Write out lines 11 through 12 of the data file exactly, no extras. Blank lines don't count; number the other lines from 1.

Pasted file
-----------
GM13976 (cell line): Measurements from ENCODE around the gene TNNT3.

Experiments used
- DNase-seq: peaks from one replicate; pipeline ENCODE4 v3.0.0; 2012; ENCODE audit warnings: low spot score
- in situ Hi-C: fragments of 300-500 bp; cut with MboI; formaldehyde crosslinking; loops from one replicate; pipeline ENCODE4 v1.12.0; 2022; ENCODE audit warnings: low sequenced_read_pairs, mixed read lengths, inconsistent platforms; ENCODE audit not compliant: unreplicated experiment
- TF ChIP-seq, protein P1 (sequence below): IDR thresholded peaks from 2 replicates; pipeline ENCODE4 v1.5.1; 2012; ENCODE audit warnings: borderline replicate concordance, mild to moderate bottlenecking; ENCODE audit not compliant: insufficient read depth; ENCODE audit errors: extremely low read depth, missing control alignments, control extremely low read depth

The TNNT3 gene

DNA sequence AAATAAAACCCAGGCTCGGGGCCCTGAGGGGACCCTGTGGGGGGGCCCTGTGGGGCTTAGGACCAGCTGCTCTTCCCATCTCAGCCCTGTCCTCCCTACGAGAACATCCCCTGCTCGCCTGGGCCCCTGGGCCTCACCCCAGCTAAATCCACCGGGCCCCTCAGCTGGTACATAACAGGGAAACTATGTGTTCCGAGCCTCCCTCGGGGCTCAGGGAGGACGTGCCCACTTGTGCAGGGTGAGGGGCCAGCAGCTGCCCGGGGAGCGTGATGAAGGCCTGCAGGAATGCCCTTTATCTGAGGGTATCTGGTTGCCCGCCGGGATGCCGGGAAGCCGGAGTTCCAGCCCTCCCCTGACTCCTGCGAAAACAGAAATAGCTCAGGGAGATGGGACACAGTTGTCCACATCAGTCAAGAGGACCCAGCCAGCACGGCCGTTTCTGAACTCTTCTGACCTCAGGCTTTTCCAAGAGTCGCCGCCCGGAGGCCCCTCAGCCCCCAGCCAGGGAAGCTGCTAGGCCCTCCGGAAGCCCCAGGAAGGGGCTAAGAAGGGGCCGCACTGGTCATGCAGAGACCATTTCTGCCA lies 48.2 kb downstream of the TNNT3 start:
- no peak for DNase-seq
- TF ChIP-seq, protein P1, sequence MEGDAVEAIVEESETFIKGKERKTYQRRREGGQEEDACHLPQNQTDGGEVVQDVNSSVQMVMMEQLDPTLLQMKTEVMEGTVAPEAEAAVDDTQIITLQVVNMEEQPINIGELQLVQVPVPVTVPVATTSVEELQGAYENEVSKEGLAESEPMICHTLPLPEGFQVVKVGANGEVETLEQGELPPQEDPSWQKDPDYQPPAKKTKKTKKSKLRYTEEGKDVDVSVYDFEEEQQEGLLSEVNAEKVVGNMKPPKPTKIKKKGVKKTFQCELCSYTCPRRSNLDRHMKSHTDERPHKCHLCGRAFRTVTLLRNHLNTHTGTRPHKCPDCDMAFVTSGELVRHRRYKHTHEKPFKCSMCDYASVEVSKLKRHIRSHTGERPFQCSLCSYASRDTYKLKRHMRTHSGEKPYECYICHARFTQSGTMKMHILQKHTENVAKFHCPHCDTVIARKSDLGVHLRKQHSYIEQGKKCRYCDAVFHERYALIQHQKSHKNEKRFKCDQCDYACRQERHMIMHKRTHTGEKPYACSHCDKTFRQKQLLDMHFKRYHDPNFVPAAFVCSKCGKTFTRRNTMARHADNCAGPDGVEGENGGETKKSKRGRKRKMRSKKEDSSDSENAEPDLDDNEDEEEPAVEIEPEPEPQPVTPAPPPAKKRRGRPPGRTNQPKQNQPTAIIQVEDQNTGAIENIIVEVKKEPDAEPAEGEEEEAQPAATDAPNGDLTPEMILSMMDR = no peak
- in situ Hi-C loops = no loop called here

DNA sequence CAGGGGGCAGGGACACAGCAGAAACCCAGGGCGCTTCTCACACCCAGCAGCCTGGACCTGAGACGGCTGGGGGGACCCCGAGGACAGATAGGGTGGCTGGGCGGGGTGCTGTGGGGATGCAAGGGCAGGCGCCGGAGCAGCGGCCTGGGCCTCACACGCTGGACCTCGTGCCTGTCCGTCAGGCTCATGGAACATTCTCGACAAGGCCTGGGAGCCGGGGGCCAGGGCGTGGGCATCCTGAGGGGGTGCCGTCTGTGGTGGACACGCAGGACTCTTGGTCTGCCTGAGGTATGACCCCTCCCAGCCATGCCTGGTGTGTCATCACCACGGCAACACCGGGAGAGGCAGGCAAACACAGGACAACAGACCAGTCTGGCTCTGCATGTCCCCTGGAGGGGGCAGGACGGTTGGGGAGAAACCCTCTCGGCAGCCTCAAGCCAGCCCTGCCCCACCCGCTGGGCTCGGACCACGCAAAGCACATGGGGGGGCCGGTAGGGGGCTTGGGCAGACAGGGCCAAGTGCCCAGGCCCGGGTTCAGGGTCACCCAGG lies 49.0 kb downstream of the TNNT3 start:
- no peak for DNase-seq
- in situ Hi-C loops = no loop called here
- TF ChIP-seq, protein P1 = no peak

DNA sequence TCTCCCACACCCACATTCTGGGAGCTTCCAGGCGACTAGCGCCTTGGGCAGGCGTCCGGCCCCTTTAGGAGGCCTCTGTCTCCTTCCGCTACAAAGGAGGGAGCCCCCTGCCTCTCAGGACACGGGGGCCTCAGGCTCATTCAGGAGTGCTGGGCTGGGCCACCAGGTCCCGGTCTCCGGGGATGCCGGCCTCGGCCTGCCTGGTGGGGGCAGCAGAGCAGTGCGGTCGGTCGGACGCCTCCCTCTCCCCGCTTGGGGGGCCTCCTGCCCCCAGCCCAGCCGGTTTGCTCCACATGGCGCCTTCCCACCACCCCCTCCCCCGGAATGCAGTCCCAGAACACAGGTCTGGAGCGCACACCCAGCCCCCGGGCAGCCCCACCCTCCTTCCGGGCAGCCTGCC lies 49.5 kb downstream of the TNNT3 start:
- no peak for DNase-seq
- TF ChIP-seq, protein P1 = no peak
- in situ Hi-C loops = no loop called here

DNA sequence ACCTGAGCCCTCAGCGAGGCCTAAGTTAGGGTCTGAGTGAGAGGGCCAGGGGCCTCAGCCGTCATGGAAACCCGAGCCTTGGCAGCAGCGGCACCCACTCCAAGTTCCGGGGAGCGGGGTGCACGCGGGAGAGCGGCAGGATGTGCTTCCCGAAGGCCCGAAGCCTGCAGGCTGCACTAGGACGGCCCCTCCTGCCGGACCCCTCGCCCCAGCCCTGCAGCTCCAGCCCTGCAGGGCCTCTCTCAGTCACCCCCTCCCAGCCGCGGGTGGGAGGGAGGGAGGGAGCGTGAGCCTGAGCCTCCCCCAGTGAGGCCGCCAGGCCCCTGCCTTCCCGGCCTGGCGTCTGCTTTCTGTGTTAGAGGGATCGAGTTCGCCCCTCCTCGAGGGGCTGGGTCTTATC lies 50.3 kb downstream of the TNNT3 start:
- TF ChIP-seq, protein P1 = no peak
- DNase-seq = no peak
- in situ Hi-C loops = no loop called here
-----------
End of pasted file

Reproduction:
DNA sequence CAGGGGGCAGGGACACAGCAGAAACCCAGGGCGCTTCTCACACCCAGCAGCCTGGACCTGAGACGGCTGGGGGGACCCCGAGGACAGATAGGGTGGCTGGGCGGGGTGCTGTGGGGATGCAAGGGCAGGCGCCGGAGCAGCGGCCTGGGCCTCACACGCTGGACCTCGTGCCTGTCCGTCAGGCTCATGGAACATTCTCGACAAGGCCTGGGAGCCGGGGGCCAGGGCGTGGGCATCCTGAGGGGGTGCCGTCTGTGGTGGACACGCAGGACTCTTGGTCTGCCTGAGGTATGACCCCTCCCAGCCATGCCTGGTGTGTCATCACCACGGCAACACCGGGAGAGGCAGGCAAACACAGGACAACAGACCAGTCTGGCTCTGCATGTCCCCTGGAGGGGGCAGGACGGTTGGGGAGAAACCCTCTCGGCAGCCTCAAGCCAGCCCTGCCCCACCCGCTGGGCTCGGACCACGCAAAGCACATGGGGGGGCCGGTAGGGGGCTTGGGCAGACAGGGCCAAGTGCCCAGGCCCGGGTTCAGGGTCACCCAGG lies 49.0 kb downstream of the TNNT3 start:
- no peak for DNase-seq